I’ve been slowly working my way through a huge collection of apocalyptic novels in preparation for another major blog post. Amazon has clued in to my bleak, weird taste in books and recommended The Crystal World (1966), by J.G. Ballard:
Of all the apocalyptic novels I’ve read through so far, this one is unique in terms of its manner of doom as well as the focus of its plot. In fact, as I note below, its plot struck an unusual chord with me that pretty much demanded that I read it. Let’s take a look at The Crystal World in some more detail below…
I knew nothing of J.G. Ballard before reading this book. As noted by Wikipedia, his best known books are Crash (1973), about sexual fetishists who get gratification by staging automobile accidents, and Empire of the Sun (1984), a semi-autobiographical account of Ballard’s own experiences as a young boy in Shanghai during the Japanese occupation in World War II. EotS was made into an excellent film directed by Steven Spielberg in 1987, which I saw in the theater and which starred, among others, a young Christian Bale and a relatively unknown John Malkovich.
Ballard’s early work in the 1960s, however, was a collection of novels which focused on the destruction of civilization by global catastrophe. These were, in order:
- The Wind From Nowhere (1961), where destruction is brought about by worldwide hurricane-force winds,
- The Drowned World (1962), where a melting of the polar icecaps submerges most cities beneath tropical lagoons,
- The Burning World (1964), in which drought has dried up lakes and rivers and turned most of the world to desert, and finally,
- The Crystal World (1966).
These novels are typically referred to as ‘science fiction’, though The Crystal World itself is unusual enough that it could just as easily be listed as horror or a ‘weird tale’, overall. The end of the world is certain, a fait accompli; the story focuses on a small group of people and how they react, or fail to react, to the inevitable.
The tale begins with Dr. Edward Sanders traveling to the town of Mont Royal in the African interior, following a cryptic invitation by two old friends, Dr. and Mrs. Clair. Sanders, who specializes in the treatment of leprosy, has a deeper history with Mrs. Clair, and his reasons for visiting are not entirely clear, even to himself.
Reaching the intermediate town of Port Matarre, Sanders finds further travel to Mont Royal seemingly impossible. The area has been surrounded by the military, though not explicitly quarantined. Failing to immediately secure passage to Mont Royal, Sanders wanders the market in the city, and happens upon remarkable works of art for sale:
“My, that is a beauty!” Dr. Sanders reached forward to take the ornament she had exposed, but the woman held back his hands. Glittering below her in the sunlight was what appeared to be an immense crystalline orchid carved from some quartzlike mineral. The entire structure of the flower had been reproduced and then embedded within the crystal base, almost as if a living specimen had been conjured into the center of a huge cut-glass pendant. The internal faces of the quartz had been cut with remarkable skill, so that a dozen images of the orchid were refracted, one upon the other, as if seen through a maze of prisms. As Dr. Sanders moved his head, a continuous font of light poured from the jewel.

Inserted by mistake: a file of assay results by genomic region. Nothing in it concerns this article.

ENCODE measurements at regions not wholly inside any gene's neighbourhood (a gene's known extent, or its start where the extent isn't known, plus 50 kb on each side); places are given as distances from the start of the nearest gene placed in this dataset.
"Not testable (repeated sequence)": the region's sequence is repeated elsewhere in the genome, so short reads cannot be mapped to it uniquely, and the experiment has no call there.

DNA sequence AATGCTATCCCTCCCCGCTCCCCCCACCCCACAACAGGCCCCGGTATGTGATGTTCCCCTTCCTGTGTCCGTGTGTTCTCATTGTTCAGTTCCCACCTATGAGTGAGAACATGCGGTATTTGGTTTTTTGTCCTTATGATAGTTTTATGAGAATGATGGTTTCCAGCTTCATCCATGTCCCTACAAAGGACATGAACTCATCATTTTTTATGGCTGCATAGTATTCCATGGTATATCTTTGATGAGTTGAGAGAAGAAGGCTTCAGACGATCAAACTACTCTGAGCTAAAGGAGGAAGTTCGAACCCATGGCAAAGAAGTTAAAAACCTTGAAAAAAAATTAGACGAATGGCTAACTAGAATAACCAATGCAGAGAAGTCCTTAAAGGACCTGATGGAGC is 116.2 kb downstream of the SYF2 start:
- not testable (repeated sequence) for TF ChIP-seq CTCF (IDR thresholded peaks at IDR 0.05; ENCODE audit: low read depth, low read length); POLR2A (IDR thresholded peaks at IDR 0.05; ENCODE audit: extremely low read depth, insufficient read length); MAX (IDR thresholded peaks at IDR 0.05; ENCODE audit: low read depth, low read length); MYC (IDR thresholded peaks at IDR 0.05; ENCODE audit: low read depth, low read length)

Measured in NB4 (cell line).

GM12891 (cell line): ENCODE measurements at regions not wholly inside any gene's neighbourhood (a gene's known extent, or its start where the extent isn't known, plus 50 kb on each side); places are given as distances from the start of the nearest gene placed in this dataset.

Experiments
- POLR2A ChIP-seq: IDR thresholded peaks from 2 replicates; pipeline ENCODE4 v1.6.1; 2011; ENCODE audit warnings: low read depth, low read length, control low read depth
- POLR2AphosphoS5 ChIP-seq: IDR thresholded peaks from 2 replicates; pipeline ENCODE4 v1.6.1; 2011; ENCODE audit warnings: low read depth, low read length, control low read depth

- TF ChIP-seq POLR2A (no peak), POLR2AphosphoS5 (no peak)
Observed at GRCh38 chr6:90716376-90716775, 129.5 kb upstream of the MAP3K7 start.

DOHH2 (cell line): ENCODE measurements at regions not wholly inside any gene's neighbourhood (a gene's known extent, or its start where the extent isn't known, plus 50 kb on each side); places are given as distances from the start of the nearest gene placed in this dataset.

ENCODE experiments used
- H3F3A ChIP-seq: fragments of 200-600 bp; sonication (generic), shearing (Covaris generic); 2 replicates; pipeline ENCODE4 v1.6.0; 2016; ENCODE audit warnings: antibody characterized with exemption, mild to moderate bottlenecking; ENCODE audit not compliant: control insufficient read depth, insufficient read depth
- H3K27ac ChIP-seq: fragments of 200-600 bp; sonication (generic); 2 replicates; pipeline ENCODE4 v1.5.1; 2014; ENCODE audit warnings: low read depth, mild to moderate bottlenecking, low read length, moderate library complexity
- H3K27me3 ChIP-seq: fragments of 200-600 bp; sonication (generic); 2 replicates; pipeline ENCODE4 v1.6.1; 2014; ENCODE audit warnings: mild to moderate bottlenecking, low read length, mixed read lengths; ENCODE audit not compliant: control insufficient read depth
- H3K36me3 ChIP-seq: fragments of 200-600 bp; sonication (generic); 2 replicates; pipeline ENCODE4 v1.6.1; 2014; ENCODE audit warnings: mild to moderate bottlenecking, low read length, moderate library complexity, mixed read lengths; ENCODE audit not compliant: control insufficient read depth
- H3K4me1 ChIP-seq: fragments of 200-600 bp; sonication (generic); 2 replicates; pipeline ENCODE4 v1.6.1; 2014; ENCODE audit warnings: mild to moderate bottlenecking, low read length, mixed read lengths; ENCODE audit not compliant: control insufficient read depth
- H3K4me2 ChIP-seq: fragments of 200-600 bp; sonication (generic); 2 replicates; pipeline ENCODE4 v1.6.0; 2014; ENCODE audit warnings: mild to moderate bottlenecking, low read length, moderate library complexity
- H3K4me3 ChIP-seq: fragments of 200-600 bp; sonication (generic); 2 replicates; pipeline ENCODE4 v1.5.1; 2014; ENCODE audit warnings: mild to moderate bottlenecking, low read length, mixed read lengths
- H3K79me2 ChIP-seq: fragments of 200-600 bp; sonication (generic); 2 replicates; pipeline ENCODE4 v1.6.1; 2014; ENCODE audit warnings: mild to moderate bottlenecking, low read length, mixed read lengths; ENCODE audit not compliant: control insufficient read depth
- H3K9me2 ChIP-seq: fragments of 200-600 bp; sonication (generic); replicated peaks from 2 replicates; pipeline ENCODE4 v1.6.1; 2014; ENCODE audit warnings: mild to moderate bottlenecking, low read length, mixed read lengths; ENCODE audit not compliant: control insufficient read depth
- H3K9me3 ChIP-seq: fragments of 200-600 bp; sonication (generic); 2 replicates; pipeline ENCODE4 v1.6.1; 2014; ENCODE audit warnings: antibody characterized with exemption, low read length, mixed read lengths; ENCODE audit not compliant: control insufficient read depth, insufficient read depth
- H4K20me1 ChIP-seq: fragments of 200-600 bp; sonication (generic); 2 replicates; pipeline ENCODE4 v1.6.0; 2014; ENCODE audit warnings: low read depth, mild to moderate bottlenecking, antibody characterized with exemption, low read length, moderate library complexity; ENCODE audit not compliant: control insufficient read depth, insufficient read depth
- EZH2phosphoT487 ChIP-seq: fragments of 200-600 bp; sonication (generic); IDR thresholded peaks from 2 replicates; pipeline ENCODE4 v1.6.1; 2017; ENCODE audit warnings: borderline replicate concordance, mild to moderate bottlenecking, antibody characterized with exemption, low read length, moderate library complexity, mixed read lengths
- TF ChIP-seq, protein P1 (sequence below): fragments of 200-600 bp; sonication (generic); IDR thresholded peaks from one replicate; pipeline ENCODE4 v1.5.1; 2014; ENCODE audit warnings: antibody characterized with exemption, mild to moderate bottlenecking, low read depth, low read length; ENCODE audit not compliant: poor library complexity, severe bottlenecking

The mysterious “plant disease” being investigated by the military is a crystallization of the jungle and all living things within it — and the area of effect is growing.
With a gasp of surprise they all craned forward, staring at the line of jungle facing the white-framed buildings of the town. The long arc of trees hanging over the water seemed to drip and glitter with myriads of prisms, the trunks and branches sheathed by bars of yellow and carmine light that bled away across the surface of the water, as if the whole scene were being reproduced by some over-active Technicolor process. The entire length of the opposite shore glittered with this blurred kaleidoscope, the overlapping bands of color increasing the density of the vegetation, so that it was impossible to see more than a few feet between the front line of trunks.
Why is this happening? Though an explanation of the effect is given (I won’t spoil it), it hardly matters — as noted already, the spread of the crystallization is irreversible, and is not localized to Africa. In fact, it is suggested that it is not even localized to Earth.
Even though most of the characters are aware of the slow inevitability of their demise, they still carry on with their local goals and obsessions. While searching for his friends, Dr. Sanders becomes involved with a beautiful French journalist, encounters a haunted and apostate priest, and gets in the middle of a violent local feud. At the end of his journey, he at last finds Suzanne Clair, who has a very different impression of the forest’s transformation.
The novel is a haunting look at people coming to terms psychologically with their imminent destruction. I found it a captivating story and one that really affected me.
Part of that effect, and part of the reason it caught my eye in the first place, is that some twenty years ago I had envisioned a similar sort of end for the earth. I remember the genesis of the idea well: I was in the back seat of my mother’s car on the way to my grandmother’s house. We were waiting at a traffic light, and I was staring out the window at the barren pavement of a bank branch parking lot. I suddenly envisioned the pavement lightly flickering with blue flames, being blown to and fro in the wind, and imagined this blue fire spreading inexorably over the surface of the earth, destroying any living creature it touched.
Ballard’s book clearly connected with ideas already ingrained in my subconscious. Will it affect you the same way? You’ll have to read it and see…